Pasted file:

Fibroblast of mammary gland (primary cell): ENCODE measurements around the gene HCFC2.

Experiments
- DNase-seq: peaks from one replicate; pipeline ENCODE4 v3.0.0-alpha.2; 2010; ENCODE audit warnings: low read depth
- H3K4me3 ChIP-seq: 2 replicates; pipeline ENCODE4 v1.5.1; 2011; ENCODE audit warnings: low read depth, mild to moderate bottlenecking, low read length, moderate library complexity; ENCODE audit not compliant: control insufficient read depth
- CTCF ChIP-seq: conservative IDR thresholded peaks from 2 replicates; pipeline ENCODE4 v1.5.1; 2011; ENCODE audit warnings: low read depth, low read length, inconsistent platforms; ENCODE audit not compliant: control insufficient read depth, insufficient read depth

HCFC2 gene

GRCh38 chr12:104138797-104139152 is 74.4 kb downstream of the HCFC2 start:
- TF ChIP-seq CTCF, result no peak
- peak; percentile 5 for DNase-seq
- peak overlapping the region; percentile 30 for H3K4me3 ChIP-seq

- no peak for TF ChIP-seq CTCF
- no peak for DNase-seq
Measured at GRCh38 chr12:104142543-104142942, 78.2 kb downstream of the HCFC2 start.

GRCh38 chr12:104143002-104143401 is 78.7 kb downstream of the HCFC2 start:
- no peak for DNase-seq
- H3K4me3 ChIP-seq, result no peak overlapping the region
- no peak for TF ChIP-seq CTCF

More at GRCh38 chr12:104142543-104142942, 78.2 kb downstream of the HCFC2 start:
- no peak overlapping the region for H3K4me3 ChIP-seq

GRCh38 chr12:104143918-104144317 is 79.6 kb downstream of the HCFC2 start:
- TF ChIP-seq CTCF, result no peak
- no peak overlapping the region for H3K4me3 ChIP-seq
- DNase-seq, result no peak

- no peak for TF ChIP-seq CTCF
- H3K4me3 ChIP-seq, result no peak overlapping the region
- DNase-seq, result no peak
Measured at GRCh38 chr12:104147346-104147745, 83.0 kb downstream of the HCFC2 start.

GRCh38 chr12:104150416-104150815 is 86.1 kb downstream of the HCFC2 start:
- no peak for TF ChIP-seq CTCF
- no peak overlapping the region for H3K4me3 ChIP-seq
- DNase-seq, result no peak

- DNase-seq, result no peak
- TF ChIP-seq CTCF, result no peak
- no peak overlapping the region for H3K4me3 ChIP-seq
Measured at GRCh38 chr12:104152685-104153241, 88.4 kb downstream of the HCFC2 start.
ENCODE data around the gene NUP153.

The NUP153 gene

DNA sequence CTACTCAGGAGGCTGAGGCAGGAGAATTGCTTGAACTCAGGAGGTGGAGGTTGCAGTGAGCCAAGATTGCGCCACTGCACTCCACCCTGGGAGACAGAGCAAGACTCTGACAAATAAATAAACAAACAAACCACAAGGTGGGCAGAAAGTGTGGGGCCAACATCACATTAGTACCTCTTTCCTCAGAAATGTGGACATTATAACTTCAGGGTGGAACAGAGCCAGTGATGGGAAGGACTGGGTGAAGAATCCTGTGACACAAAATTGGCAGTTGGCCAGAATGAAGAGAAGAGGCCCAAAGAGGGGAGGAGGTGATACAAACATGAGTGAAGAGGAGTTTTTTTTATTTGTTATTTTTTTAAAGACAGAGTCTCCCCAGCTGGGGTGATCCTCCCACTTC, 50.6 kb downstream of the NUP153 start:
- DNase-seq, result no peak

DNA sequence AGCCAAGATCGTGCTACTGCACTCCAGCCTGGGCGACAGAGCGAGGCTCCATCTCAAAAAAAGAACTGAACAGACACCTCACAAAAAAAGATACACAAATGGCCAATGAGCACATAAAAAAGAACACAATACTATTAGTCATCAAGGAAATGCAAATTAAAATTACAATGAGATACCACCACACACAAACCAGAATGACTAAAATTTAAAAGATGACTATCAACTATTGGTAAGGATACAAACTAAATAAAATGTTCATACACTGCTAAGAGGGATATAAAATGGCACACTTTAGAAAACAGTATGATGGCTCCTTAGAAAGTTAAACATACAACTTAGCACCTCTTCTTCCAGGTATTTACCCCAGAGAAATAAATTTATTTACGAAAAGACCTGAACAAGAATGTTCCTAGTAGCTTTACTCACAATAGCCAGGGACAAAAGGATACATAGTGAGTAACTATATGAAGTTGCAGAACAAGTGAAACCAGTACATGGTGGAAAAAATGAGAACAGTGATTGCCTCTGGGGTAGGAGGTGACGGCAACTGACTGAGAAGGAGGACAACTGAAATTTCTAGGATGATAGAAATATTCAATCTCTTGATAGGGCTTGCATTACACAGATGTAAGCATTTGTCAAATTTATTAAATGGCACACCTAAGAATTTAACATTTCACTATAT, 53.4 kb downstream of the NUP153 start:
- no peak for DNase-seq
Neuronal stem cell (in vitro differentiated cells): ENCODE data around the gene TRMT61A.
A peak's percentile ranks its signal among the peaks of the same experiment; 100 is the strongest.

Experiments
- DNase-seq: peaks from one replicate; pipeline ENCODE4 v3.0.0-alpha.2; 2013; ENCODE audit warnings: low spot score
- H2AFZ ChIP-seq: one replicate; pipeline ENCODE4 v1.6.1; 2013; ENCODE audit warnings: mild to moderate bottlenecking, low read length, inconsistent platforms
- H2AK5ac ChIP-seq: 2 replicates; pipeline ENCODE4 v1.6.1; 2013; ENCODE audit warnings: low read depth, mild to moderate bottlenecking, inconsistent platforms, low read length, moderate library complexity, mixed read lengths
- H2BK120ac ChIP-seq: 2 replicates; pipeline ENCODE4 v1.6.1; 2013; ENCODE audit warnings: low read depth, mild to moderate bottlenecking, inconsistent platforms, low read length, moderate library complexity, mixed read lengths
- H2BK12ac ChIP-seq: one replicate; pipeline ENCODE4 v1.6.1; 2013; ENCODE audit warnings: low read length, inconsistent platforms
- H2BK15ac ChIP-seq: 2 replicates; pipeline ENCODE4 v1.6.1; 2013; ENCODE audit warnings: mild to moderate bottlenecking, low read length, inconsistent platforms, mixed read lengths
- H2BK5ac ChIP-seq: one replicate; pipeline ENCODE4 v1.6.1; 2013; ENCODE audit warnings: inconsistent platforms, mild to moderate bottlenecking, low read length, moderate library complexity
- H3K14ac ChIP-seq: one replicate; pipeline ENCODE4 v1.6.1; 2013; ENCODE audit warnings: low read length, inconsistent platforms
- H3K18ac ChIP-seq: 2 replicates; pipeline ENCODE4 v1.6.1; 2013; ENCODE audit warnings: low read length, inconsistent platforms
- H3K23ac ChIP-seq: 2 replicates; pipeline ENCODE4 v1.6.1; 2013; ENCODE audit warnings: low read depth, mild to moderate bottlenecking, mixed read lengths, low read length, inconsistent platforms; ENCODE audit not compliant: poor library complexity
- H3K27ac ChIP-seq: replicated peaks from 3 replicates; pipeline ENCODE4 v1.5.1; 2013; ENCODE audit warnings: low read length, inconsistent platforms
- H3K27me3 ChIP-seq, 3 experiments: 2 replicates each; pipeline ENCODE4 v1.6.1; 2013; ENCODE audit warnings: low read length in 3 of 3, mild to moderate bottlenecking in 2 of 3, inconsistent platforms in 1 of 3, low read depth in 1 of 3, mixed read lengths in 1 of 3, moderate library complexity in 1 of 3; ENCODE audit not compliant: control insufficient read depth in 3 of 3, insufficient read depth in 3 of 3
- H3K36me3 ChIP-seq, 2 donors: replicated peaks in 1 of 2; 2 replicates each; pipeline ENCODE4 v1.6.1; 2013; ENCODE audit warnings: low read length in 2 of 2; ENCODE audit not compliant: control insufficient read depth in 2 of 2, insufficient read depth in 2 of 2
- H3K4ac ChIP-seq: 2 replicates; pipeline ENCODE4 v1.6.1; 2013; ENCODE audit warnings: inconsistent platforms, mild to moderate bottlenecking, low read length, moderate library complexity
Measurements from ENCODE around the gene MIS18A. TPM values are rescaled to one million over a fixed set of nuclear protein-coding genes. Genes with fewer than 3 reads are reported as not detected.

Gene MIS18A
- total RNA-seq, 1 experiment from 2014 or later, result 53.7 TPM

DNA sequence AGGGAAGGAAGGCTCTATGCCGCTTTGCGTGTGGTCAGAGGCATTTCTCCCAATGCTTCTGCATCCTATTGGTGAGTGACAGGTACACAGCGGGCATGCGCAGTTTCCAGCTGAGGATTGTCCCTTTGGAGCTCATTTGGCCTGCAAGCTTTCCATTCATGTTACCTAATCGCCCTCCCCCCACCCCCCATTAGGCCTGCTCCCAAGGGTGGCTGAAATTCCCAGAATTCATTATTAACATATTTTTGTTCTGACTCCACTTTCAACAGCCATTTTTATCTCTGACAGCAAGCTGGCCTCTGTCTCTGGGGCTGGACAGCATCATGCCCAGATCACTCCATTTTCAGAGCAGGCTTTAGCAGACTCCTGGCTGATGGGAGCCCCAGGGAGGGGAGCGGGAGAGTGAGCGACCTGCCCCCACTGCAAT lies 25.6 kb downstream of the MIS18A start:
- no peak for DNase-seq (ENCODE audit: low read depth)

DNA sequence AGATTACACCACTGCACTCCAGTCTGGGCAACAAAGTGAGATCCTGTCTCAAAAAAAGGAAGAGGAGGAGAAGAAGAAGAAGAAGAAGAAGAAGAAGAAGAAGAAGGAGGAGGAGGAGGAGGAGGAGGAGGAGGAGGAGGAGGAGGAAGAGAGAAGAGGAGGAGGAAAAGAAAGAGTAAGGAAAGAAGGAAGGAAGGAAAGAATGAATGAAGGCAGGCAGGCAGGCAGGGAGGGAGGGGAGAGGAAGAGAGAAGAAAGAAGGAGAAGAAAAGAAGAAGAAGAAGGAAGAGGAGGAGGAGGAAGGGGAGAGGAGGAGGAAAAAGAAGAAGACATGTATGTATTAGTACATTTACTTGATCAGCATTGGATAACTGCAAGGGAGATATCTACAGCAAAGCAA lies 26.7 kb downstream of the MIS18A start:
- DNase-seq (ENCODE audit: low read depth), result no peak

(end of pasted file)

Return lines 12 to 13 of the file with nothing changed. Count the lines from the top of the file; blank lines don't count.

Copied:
- no peak for DNase-seq
Measured at GRCh38 chr12:104142543-104142942, 78.2 kb downstream of the HCFC2 start.